The February issue of Geotimes takes a look at the complicated issues surrounding Iraq’s oil exploration and production.

Though oil prices have doubled and Iraq boasts the largest untapped oil reserves in the world, the instability that comes with war, attacks on infrastructure and outdated technology in Iraq have led to the lowest reserve-to-production ratio of all oil-producing countries.

Currently Iraq produces 2.0 million barrels per day (bpd), down from an average of 2.6 million prior to the invasion in 2003. Exploration and development in Northern Iraq could easily increase production by 100,000 bpd.

The cost? A ridiculously low $25 to $75 million. However, the U.S. Energy Information Administration (EIA) says there were 400 oil infrastructure attacks in Iraq between April 2003 and May 2007. That's without roadside bombs, non-oil related terrorist attacks or the Turkish troops probing the northern part of the country.

Gal Luft, executive director of the Institute for the Analysis of Global Security in Washington, D.C., said, “There needs to be a sense that there is no back-sliding on security,” he says. “If international oil companies see that the region is moving toward greater security, they can say ‘things are looking rosier’ and can take baby steps toward investment.”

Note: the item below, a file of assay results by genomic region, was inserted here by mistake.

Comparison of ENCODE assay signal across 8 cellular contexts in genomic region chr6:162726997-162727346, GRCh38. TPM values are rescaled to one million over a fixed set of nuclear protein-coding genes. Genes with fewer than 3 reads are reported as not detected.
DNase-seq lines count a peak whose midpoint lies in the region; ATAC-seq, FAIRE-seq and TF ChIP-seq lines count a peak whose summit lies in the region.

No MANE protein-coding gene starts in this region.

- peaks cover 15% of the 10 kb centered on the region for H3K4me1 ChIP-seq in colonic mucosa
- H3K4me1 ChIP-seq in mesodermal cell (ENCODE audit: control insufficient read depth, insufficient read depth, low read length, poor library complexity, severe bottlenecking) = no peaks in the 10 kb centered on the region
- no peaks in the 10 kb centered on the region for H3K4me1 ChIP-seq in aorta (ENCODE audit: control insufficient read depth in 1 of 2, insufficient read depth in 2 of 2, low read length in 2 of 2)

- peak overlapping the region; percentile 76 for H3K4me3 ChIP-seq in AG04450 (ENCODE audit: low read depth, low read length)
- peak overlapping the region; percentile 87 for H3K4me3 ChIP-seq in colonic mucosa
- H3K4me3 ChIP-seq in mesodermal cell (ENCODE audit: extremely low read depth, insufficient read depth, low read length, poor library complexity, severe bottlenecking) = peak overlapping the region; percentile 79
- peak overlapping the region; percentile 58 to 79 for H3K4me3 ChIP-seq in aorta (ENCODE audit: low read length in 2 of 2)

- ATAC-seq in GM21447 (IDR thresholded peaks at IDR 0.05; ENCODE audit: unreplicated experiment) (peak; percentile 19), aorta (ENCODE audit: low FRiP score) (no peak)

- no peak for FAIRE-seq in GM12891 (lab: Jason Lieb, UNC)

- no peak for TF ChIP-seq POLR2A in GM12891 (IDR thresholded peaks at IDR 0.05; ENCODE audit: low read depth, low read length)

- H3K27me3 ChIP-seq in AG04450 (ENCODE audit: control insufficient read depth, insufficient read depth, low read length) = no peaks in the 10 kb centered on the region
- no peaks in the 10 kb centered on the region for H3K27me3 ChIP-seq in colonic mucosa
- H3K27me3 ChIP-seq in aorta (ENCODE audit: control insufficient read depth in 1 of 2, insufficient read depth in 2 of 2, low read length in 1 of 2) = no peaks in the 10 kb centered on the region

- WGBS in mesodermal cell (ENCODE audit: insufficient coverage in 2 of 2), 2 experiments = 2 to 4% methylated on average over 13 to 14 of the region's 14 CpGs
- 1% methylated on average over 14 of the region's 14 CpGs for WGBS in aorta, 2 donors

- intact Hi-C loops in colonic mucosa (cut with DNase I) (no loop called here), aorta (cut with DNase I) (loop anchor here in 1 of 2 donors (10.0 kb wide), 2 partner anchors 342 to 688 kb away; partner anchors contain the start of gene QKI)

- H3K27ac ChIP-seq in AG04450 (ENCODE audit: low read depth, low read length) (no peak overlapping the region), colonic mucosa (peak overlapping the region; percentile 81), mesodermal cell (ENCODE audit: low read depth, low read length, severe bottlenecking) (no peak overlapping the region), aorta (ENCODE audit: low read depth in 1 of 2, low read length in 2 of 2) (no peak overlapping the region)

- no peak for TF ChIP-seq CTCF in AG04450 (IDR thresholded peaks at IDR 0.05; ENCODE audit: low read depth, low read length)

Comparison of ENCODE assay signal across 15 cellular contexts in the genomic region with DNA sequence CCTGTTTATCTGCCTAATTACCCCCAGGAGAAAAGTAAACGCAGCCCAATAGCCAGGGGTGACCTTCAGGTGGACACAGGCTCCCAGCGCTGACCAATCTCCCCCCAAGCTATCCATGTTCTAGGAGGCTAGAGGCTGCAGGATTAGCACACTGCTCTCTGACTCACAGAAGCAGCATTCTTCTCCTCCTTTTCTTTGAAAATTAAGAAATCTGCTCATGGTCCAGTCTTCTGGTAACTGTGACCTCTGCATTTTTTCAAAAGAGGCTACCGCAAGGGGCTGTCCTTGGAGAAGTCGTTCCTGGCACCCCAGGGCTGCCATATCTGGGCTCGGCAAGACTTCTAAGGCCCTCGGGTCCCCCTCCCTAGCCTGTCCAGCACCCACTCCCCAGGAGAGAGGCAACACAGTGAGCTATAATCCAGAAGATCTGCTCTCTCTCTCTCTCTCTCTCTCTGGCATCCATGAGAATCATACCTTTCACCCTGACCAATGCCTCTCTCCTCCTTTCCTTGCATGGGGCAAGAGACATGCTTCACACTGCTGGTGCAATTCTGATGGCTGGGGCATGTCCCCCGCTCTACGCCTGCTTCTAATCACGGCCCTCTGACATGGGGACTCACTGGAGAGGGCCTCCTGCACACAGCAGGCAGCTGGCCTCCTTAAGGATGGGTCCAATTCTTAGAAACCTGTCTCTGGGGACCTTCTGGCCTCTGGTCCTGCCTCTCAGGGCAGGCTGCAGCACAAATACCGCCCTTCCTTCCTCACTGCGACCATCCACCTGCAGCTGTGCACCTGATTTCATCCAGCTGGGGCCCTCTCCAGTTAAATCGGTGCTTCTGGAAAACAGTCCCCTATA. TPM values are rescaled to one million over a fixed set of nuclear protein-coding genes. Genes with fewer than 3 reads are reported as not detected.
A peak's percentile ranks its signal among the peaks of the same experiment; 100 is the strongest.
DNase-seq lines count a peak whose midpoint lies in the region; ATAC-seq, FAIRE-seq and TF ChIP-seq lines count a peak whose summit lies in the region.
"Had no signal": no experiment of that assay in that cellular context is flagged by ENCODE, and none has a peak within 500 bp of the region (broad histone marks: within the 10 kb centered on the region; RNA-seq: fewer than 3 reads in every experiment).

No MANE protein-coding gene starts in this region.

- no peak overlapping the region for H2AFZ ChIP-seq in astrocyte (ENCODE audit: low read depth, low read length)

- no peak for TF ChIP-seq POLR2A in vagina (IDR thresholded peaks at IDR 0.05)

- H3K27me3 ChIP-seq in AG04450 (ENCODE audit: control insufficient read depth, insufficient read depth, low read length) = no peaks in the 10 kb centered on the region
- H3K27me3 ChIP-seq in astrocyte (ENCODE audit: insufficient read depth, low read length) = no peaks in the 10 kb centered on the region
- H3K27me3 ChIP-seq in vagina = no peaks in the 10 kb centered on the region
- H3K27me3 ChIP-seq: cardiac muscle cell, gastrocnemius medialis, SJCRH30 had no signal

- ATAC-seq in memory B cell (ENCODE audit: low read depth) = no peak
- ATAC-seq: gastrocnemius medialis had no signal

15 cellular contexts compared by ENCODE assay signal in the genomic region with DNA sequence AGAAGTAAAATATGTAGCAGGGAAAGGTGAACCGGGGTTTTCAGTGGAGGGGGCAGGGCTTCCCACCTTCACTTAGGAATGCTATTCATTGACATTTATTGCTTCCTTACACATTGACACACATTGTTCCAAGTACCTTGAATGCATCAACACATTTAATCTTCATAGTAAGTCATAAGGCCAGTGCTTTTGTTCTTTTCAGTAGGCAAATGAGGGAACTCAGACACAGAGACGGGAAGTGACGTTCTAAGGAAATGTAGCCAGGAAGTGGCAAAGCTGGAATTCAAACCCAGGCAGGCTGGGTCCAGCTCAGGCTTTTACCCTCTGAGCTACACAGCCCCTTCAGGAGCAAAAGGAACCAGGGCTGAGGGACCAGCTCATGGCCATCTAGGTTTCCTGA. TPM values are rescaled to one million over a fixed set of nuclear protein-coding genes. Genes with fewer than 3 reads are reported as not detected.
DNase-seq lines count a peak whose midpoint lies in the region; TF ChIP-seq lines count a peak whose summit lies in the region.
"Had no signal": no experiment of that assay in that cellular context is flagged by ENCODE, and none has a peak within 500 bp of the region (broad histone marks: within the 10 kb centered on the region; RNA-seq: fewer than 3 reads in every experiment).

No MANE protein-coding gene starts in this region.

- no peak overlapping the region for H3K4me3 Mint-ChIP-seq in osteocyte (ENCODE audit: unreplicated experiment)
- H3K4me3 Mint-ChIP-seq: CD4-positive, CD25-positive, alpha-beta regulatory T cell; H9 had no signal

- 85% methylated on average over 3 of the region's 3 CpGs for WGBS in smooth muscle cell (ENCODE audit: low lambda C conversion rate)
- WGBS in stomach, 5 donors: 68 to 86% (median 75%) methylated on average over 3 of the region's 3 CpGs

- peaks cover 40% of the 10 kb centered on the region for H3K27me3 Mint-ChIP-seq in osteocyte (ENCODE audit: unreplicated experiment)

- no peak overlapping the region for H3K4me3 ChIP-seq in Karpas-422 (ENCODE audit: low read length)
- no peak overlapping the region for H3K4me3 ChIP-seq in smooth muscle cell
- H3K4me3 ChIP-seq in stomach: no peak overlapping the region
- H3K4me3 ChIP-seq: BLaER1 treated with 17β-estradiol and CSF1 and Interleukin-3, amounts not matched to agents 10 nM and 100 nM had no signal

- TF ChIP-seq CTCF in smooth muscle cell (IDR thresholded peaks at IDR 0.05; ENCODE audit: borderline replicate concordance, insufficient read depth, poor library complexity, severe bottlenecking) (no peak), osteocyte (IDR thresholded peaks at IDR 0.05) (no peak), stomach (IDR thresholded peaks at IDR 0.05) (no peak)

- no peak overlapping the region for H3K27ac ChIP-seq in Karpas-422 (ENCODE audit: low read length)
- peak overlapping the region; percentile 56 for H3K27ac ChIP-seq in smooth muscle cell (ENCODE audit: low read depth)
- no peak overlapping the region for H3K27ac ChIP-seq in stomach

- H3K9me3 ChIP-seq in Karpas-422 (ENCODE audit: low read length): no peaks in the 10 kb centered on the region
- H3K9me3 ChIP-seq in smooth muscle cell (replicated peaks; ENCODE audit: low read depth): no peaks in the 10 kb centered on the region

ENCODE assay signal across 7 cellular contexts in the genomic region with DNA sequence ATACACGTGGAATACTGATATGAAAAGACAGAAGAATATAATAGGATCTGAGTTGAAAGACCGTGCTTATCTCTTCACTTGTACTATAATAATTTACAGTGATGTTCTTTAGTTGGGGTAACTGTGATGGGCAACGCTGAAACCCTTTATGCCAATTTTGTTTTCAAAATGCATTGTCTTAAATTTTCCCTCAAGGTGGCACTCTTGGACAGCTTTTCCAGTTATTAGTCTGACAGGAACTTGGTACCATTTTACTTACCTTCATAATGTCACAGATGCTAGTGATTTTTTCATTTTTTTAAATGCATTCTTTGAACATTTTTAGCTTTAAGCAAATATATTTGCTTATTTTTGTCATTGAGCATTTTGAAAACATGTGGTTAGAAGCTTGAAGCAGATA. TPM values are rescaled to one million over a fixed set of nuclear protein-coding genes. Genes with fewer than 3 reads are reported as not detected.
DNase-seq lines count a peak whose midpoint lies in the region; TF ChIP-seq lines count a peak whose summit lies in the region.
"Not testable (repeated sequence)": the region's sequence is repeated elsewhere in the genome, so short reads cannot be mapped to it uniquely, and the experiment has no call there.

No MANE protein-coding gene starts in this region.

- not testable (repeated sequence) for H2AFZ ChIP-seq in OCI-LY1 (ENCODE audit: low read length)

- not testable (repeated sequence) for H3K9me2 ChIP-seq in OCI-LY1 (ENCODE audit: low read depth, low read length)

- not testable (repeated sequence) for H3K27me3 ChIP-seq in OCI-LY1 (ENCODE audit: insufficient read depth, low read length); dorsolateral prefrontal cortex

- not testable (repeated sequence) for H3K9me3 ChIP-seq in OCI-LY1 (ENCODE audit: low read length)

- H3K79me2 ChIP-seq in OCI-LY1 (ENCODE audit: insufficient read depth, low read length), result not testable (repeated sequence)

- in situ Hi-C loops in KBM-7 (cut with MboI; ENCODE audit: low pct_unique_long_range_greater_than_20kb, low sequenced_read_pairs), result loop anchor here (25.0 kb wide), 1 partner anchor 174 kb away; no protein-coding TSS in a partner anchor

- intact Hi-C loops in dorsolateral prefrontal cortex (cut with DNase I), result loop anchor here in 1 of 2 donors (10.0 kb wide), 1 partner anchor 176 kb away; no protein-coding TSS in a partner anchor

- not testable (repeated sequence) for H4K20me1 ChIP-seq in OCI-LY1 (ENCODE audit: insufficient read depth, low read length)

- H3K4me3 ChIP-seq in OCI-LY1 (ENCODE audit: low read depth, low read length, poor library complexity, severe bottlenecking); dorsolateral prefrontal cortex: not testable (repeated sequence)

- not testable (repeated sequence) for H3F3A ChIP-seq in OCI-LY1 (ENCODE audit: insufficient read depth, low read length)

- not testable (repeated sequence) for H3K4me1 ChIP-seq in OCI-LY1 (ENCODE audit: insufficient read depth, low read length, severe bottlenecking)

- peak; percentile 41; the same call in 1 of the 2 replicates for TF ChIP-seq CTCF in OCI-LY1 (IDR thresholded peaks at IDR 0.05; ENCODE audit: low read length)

In the interim, the Kurdistan Regional Government has started the process of setting up oil exploration and production agreements with smaller foreign oil companies but these agreements are in direct opposition to the wishes of the central government and may not have any legal standing without a country-wide Hydrocarbon Law - the central government has even said they will be blacklisted.

The Hydrocarbon Law would be designed to protect the investment of oil companies, primarily from nationalization after work is completed - but it also has stipulations on how much authority oil companies would have independent of the government. Estimates are that up to 70% of Iraqis are against the idea.

They're right. It sounds a lot like having a UN headquarters in their country.

Article: Megan Sever, Oil and Politics in Iraq, Geotimes, February 2008.